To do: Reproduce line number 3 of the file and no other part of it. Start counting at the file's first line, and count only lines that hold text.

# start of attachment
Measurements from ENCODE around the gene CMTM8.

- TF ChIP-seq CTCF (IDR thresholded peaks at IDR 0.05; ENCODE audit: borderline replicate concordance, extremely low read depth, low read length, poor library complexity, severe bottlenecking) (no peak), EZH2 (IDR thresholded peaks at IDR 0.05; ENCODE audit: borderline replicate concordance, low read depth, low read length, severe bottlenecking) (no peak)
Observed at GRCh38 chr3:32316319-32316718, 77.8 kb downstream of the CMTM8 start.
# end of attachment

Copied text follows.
Observed at GRCh38 chr3:32316319-32316718, 77.8 kb downstream of the CMTM8 start.